• Pascale Vanbutsele

Tervueren with owner: another double portrait painting

Updated: May 11

The smile on both their faces, that look of joy! That is what did it for me, that is why I wanted to paint this double portrait in pastels. Little did I know when I started that this was not going to be an easy one. Of course, every pastel painting, whether it is a dog portrait or a people portrait, teaches me something new. That is where the fun is.


Photo of studio set-up with reference photo on the left, pastel painting in the  middle and materials on the right
The very first layer of the face. In hindsight, I can see that the left eye was already skewed.

Oops, something went wrong

The woman's face and hair were done. For the first time since taking up pastel painting, I had recorded the entire process with my smartphone. This filming lark was another learning process, I can tell you. But I wasn't happy with how this came out. There was something very wrong with the woman's left eye. So, being a bit of a perfectionist, I tore up the paper and decided to start again.



So much better the second time around

I am glad I took that decision instead of plodding along. The second attempt is turning out so much better. Although the many folds and wrinkles around the eyes mean it is slow going, I am so much happier with this face. The neck and the colourful necklace are almost too easy. When I cropped the original reference, I took care to leave the necklace in the frame, it has such beautiful colours that nicely contrast with the skin tones.


Couldn't she have worn another jacket!

Pastel painting where the woman is finished but the still has to be done
The embroidered jacket was created stitch after stitch

I am joking, of course, but that is exactly what someone wrote in a comment on my work-in-progress image on Facebook. The embroidery on the jacket has no distinctive pattern, which made it both easy and difficult to replicate in pastel pencils. The fact that it was rather random meant that I didn't have to copy the exact pattern, but just follow it as a guideline. Even so, it was a very finicky job and required a lot of patience. I spent an entire afternoon mimicking the stitching and the folds in the fabric. One stitch after the other, in three different colours: the yarn, the shadow along the bright side and the shadow along the shadow side to make it seem more three dimensional. Some might call me a mad perfectionist, but I am very proud of the result.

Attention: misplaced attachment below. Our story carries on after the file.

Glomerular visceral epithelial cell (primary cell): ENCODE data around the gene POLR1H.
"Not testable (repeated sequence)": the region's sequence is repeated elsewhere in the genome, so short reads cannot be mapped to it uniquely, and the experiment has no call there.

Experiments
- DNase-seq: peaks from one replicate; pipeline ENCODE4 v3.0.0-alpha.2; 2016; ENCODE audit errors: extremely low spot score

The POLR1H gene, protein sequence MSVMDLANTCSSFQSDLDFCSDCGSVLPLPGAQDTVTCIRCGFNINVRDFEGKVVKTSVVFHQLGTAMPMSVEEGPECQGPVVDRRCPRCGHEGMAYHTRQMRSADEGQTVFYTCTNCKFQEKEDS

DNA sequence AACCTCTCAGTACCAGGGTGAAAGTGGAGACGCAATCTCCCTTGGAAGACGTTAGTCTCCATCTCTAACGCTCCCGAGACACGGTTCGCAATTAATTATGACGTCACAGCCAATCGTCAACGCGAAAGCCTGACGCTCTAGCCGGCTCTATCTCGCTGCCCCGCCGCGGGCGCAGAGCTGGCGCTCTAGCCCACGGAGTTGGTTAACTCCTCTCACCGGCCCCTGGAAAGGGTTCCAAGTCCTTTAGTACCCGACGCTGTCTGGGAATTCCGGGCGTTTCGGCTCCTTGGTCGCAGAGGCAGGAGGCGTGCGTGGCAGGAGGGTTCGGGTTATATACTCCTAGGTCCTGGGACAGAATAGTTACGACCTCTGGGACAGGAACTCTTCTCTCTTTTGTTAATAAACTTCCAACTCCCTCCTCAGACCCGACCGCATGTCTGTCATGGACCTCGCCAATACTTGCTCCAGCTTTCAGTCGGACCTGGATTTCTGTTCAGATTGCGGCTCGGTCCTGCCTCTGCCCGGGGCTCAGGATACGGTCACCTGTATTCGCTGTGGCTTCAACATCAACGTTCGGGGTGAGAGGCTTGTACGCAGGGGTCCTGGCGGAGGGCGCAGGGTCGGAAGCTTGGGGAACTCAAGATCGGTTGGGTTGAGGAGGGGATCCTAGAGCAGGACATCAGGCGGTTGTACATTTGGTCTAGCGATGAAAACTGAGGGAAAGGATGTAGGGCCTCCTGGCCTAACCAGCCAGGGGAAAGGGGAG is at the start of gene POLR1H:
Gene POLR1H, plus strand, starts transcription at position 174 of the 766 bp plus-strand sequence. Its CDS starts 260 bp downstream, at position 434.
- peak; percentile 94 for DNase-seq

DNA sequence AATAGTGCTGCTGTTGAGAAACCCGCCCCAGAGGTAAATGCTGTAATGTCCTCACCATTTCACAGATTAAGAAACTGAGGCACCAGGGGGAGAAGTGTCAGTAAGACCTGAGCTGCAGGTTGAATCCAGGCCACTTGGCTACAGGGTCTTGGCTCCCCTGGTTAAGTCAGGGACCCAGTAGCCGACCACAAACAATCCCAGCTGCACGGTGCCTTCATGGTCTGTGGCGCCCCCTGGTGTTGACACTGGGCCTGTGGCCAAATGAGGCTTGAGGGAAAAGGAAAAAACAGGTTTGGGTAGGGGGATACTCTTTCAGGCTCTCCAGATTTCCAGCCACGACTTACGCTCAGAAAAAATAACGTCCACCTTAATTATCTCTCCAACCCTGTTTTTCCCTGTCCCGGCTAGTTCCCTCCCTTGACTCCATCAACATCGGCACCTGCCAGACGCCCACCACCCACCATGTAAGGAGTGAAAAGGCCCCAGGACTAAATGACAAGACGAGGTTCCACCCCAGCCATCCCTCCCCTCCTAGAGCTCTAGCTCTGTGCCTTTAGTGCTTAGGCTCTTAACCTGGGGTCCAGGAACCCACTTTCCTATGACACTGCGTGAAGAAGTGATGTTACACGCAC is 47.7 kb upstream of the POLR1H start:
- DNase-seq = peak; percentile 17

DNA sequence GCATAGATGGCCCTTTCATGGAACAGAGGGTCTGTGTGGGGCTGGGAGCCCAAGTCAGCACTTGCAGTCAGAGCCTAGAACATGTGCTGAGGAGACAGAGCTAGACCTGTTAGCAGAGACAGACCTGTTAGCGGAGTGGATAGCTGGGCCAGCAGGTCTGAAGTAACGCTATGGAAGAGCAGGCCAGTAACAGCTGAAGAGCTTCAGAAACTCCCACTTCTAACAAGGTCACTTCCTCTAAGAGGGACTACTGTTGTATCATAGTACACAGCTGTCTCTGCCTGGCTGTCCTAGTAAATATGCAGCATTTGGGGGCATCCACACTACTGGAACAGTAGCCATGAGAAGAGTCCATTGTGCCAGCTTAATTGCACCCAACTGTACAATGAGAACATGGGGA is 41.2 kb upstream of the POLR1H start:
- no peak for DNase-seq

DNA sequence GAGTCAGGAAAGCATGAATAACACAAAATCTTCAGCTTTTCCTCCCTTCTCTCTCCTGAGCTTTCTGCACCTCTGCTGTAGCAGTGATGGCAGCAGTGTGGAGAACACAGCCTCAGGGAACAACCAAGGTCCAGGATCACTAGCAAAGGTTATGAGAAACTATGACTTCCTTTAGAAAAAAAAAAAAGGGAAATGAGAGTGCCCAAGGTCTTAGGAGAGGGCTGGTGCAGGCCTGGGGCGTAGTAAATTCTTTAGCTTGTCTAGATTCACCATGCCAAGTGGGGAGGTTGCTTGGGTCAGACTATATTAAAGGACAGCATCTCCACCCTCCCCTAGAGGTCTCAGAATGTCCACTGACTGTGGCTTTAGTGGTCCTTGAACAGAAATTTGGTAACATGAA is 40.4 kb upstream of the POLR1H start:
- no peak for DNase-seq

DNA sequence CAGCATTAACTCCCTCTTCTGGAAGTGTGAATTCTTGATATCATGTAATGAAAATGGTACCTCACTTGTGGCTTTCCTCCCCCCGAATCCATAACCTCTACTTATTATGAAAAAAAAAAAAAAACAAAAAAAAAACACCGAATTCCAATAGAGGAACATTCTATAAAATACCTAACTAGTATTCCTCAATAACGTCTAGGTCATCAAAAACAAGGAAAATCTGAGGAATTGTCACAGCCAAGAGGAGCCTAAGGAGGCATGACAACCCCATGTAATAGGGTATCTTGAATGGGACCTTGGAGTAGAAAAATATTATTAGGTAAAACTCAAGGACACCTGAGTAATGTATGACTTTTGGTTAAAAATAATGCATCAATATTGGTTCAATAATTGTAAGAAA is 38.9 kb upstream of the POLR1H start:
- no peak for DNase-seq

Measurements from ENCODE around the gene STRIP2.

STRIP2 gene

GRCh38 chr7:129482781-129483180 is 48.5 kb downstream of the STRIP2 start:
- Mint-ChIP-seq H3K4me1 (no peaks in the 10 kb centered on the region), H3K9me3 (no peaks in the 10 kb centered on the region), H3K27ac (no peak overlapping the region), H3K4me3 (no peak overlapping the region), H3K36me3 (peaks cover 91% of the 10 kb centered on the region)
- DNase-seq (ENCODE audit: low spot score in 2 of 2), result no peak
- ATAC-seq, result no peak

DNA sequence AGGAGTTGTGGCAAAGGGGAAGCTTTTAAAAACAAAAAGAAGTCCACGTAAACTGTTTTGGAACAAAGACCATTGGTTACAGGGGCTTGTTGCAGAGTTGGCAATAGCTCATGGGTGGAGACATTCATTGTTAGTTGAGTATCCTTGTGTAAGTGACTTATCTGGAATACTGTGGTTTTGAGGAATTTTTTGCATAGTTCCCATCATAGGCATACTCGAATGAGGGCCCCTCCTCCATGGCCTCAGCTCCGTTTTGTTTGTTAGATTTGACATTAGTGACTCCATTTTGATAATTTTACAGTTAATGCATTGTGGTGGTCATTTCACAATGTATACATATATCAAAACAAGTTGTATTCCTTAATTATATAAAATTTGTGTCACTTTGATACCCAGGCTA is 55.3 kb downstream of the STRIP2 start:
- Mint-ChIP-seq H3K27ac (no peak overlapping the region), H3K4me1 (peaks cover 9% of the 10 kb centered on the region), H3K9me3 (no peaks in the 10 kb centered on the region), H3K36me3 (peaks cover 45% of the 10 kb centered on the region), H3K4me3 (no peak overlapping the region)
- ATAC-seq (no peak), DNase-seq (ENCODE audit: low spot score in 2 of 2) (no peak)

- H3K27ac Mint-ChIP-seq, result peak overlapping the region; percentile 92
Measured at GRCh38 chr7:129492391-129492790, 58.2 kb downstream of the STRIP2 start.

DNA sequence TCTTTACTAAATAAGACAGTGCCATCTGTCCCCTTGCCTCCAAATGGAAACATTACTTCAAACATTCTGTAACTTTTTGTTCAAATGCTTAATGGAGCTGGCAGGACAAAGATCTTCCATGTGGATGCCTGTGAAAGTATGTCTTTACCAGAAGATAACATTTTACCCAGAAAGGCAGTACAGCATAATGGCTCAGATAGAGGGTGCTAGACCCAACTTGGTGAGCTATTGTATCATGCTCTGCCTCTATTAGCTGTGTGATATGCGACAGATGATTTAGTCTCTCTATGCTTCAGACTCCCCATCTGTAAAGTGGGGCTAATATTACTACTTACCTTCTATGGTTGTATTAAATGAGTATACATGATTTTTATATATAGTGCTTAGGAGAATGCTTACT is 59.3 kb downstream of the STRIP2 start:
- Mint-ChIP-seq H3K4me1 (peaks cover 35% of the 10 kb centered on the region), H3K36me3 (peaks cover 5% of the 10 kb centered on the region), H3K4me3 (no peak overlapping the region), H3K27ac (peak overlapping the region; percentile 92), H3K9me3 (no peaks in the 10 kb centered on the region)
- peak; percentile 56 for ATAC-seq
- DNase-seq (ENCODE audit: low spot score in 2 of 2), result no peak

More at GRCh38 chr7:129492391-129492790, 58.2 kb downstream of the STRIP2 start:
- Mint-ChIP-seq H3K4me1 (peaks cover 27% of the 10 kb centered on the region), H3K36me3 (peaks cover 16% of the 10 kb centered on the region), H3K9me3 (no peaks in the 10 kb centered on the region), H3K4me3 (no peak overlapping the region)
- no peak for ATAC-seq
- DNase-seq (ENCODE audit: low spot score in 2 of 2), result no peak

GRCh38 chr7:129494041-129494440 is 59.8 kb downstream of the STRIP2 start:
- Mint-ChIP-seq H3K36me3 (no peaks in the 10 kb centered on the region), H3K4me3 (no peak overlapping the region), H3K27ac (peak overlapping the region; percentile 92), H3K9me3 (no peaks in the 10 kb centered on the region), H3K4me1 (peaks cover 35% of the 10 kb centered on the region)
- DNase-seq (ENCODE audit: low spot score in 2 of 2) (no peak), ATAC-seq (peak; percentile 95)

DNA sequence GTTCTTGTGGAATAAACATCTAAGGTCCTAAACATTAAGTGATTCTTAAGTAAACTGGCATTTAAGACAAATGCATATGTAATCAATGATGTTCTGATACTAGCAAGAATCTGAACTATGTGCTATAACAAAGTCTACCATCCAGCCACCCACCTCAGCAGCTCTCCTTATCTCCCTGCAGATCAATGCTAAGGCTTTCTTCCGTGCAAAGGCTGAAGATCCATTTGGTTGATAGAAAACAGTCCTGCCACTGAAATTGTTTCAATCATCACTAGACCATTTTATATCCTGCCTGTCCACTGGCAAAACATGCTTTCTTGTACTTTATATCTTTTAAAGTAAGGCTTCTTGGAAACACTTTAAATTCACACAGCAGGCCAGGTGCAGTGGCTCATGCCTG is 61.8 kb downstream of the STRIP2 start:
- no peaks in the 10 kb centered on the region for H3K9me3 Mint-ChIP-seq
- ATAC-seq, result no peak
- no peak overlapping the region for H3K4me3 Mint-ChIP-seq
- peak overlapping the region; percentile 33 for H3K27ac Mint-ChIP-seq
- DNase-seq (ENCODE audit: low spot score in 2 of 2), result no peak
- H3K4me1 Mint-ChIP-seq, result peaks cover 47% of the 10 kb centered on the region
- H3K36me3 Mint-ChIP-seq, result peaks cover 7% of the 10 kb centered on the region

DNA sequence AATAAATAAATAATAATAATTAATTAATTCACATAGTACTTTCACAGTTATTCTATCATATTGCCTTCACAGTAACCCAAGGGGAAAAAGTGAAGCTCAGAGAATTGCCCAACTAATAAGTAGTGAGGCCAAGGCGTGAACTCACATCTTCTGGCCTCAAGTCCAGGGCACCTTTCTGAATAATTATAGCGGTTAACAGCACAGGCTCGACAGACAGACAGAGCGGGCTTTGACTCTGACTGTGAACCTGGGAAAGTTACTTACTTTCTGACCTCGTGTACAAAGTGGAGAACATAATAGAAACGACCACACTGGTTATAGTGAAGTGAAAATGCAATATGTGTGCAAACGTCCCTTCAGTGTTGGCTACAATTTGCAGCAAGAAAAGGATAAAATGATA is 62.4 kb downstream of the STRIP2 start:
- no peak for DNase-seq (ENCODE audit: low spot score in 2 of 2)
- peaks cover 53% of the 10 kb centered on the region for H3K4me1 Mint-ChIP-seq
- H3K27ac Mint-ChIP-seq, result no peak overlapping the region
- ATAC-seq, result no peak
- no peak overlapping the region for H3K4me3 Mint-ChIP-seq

The Tervueren, a very popular Belgian shepherd dog

Onto the dog! The Tervueren (also known as Tervuren) as a breed is a very beautiful shepherd dog with an abundant double coat and a very elegant almost majestic posture. It is one of the four varieties of the Belgian shepherd dog and together with his "brother" the Malinois known worldwide. You can read more about the breed history in the book The Belgian Shepherd Dog, 125 Years of Illustrated History written by my father Jean-Marie Vanbutsele.


The many different and often dark markings on the face of the dog made it sometimes difficult to keep the transitions natural where the pale fawn meets the dark fawn that is almost black. I did a lot of squinting with my eyes to get the values correct. And then there is the hair texture that is quite hard to mimic on the chest. In some places, the woolly undercoat is more visible than the smooth long hairs. Ah well, I do love a challenge and I asked the dog for help in getting it right. Yes, I do have silent conversations with the subjects on my easel. I find it gets me in tune with them and usually the drawing goes much smoother if I talk to them when dealing with a difficult part of the painting.


The finishing touches

The finished pastel portrait of a Tervueren and his owner
The finished pastel portrait of a Tervueren and his owner

After approximately 29 hours into the creation I am ready to call the painting finished. After a few extra pencil strokes left and right on the Tervueren's coat, I feel that I can start my usual ritual of saying goodbye before signing the portrait. I am thinking about what I have learned from this artwork. Patience, definitely! Perseverance, trusting my instincts and as always working from the heART.


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